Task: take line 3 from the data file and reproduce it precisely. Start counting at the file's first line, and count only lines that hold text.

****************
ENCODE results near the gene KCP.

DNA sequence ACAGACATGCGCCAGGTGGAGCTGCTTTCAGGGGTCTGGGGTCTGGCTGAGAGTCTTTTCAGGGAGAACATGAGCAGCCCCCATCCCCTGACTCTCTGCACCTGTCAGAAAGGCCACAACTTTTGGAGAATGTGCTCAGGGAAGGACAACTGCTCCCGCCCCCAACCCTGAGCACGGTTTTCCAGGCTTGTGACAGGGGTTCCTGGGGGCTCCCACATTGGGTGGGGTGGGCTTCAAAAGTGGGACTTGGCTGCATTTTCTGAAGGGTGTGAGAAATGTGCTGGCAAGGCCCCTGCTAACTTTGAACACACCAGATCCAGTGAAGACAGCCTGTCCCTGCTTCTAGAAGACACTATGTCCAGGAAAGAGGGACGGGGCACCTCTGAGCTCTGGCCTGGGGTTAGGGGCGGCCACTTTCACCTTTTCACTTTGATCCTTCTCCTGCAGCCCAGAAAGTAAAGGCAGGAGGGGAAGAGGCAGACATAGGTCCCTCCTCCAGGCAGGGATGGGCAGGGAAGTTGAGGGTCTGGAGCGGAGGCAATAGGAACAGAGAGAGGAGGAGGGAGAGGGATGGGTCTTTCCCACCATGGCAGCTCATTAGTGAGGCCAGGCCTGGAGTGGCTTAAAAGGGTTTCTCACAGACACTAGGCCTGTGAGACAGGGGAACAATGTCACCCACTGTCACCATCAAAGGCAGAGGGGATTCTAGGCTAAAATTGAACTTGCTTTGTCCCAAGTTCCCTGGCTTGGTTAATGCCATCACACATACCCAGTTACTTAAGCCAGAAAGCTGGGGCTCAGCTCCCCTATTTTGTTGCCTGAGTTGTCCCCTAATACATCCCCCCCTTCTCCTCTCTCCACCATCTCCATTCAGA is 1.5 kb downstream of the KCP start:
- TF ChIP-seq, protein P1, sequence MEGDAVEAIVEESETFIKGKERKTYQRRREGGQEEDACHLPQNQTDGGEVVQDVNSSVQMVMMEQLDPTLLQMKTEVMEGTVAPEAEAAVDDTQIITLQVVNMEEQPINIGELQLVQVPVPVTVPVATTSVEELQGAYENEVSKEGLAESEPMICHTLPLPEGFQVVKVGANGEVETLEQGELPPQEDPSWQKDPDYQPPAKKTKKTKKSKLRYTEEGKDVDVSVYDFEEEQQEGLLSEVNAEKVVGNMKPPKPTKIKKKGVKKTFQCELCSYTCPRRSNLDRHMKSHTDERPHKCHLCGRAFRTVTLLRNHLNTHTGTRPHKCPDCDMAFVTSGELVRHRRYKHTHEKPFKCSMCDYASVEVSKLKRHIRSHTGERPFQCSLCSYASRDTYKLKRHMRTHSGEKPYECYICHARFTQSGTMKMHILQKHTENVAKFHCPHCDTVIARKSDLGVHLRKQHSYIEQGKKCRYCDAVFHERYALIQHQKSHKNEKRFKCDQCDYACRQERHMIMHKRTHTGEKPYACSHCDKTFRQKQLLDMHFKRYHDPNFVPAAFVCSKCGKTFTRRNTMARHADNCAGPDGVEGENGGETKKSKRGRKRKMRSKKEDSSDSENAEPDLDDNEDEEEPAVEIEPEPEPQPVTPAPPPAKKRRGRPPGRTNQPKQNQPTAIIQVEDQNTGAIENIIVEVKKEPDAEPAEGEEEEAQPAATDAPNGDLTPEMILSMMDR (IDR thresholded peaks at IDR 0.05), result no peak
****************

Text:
- TF ChIP-seq, protein P1, sequence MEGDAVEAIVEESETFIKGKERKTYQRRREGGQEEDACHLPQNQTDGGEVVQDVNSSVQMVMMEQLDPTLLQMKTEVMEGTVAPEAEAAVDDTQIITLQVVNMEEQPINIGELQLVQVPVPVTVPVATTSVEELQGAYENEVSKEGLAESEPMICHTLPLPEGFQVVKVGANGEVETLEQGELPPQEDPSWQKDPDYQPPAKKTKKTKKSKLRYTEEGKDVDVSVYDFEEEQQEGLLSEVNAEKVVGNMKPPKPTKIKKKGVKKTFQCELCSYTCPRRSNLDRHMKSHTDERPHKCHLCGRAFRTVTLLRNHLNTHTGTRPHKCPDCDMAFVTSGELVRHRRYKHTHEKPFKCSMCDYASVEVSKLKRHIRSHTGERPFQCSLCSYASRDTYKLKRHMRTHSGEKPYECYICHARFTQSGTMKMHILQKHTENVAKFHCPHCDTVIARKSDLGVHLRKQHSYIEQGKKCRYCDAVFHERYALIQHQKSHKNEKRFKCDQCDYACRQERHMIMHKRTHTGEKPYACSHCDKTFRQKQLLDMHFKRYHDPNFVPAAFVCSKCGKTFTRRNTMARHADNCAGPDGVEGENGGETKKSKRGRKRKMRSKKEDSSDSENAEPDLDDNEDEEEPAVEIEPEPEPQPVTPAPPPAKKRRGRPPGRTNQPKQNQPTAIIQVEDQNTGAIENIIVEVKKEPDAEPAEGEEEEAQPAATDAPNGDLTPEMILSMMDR (IDR thresholded peaks at IDR 0.05), result no peak